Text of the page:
The Vinča Culture is the most advanced European Neolithic culture (between the 5th and 4th millennium B.C.). It bears the name of the archaeological site in Vinča (Belo Brdo), and was spread all over the Balkans, the Danube and the Morava rivers regions, all the way to Macedonia and Bosnia – covering the territory geater than any other Neolithic culture of Europe. Its settlements were even bigger than the first towns of Mesopotamia, Aegean region or Egypt.  Vinča itself was a town – a metropolis greatly populated, a commercial and cultural centre. The Vinča people were farmers, doing the land and raising animals, they also hunted, fished and gathered food. They raised domestic animals and grew plant cultures we still grow today – the metal age starts just there, in Vinča.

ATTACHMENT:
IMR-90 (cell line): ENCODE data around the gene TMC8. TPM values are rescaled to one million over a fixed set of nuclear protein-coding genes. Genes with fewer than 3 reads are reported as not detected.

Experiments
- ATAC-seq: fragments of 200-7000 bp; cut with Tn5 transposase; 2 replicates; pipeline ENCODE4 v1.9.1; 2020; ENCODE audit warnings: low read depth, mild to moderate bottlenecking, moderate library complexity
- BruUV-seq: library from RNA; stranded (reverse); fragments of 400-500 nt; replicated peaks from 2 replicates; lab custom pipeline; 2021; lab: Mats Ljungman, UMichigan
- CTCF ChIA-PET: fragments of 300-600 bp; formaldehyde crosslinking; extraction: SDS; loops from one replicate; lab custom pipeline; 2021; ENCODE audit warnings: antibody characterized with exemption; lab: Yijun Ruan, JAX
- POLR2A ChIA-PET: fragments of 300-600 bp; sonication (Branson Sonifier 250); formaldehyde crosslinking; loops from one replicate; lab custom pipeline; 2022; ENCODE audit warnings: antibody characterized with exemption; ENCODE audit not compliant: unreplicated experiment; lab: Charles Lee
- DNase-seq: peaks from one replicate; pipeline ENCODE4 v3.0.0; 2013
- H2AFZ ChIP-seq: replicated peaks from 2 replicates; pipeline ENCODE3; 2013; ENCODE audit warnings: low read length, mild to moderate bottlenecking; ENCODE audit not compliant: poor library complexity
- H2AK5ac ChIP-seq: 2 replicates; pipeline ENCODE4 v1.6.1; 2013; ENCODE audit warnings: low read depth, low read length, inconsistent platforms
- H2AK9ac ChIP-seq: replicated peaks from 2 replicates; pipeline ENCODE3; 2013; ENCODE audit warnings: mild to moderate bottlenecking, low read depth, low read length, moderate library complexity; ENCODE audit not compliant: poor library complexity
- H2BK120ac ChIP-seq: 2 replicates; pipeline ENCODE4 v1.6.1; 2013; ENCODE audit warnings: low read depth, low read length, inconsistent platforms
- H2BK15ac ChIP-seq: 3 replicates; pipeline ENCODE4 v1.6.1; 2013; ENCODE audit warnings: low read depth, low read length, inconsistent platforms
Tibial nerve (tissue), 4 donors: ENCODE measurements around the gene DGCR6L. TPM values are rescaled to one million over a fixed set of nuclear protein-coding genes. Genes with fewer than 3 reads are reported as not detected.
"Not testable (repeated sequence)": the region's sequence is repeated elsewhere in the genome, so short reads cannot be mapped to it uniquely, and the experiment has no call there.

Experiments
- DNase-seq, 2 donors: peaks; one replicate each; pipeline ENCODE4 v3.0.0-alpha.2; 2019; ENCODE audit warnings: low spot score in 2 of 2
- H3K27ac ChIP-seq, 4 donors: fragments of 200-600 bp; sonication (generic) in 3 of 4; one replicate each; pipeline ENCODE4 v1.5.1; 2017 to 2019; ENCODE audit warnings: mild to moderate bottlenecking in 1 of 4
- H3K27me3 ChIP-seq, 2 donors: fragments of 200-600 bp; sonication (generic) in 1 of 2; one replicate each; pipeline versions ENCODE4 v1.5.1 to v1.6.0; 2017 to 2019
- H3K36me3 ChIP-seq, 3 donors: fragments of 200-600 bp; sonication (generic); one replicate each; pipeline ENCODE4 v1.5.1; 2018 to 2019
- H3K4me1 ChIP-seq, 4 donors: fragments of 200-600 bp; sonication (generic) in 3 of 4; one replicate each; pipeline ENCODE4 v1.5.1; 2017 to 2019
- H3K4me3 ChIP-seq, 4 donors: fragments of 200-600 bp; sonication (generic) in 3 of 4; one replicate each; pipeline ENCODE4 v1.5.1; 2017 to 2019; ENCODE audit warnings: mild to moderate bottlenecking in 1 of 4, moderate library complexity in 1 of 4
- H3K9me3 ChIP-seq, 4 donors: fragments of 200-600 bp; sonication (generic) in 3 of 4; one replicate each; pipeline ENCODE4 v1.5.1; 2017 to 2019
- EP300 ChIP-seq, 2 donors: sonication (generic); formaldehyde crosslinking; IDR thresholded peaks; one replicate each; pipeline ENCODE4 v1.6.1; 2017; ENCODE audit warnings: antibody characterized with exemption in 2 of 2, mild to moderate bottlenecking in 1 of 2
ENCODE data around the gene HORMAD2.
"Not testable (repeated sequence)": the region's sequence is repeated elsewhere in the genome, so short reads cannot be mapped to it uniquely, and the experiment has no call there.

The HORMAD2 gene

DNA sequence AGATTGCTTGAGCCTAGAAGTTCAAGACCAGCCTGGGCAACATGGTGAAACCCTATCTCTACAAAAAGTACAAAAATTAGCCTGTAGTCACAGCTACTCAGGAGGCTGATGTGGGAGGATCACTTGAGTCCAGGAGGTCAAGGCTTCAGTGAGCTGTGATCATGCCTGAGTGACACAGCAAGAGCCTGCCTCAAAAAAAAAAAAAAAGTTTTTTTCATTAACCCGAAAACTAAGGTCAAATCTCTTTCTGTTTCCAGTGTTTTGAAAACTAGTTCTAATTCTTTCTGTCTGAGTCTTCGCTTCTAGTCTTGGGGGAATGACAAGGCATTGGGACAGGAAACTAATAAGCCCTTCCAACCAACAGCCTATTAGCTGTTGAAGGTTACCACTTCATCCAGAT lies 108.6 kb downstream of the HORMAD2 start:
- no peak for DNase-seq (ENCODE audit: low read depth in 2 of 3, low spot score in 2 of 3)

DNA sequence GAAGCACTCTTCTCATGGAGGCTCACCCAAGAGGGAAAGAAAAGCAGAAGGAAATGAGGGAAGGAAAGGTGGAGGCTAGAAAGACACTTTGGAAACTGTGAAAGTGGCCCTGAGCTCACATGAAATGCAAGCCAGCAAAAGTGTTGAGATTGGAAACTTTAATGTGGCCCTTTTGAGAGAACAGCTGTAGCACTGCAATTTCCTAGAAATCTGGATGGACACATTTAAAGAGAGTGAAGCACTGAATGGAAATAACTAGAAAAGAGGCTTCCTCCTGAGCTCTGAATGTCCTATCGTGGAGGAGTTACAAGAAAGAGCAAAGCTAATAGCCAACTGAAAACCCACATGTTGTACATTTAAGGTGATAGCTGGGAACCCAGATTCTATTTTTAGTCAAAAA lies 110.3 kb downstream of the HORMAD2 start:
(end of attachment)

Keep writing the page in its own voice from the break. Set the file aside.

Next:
It is not known what language the Vinča people spoke, but their pottery revealed sign (the (the Vinča Symbols) upon which the scholars cannot agree yet – whether it is a real alphabet or just signs and symbols.


The Vinča figurines made of fired clay are the best examples of prehistoric art.  The best known are the Lady of Vinča and the Vidovdanka, female figurines, and the Hyde vase.


The village of Vinča, on the Danube right bank, is 11 km from Belgrade


Excavations in Vinča started in 1908, and only before the Second world War Vinča became world famous. The works continued after the war and then again in 1998, but now with the application of  computer technology.


Miloje Vasić, and archaeologist